The invention is not to be limited to that which is described or indicated as contemplated with respect to each variation of the invention. Various changes may be made to the invention described and equivalents (whether recited herein or not included for the sake of some brevity) may be substituted without departing from the true spirit and scope of the invention. Any number of the individual parts or subassemblies shown may be integrated in their design. Such changes or others may be undertaken or guided by the principles of design for assembly. In addition, where a range of values is provided, it is understood that every intervening value, between the upper and lower limit of that range and any other stated or intervening value in that stated range is encompassed within the invention.
Also, it is contemplated that any optional feature of the inventive variations described may be set forth and claimed independently, or in combination with any one or more of the features described herein. Reference to a singular item, includes the possibility that there are plural of the same items present. More specifically, as used herein and in the appended claims, the singular forms “a,” “an,” “said,” and “the” include plural referents unless the specifically stated otherwise. In other words, use of the articles allow for “at least one” of the subject item in the description above as well as the claims below. It is further noted that the claims may be drafted to exclude any optional element. As such, this statement is intended to serve as antecedent basis for use of such exclusive terminology as “solely,” “only” and the like in connection with the recitation of claim elements, or use of a “negative” limitation. Without the use of such exclusive terminology, the term “comprising” in the claims shall allow for the inclusion of any additional element—irrespective of whether a given number of elements are enumerated in the claim, or the addition of a feature could be regarded as transforming the nature of an element set forth n the claims. Stated otherwise, unless specifically defined herein, all technical and scientific terms used herein are to be given as broad a commonly understood meaning as possible while maintaining claim validity.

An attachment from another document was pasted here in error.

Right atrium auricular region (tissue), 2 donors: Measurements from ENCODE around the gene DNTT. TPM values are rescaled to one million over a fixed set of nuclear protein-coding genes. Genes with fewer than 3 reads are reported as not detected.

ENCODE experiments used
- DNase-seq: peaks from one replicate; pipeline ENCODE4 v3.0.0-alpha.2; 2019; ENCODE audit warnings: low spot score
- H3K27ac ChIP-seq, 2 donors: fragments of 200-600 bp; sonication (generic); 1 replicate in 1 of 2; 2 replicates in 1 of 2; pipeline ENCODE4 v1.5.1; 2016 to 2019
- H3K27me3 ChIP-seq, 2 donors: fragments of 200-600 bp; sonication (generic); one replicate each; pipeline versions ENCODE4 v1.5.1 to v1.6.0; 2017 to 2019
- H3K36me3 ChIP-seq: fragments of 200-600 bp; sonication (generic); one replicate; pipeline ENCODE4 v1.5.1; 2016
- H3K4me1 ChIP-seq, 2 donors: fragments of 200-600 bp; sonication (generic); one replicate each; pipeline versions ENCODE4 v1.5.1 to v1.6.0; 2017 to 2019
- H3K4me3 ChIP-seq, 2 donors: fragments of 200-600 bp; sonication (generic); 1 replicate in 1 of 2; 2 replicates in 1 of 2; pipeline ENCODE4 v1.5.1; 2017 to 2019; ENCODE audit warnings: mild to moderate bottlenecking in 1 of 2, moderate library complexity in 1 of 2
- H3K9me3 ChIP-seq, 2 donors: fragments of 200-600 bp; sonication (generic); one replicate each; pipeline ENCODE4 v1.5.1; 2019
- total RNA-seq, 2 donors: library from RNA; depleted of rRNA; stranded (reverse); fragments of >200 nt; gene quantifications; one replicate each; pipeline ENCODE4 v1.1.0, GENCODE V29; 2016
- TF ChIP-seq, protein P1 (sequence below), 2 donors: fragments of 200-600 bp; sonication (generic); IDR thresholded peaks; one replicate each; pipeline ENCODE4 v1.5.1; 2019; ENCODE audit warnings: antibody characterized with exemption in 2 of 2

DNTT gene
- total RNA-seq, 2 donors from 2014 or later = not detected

In all, the breadth of the present invention is not to be limited by the examples provided. That being said, we claim: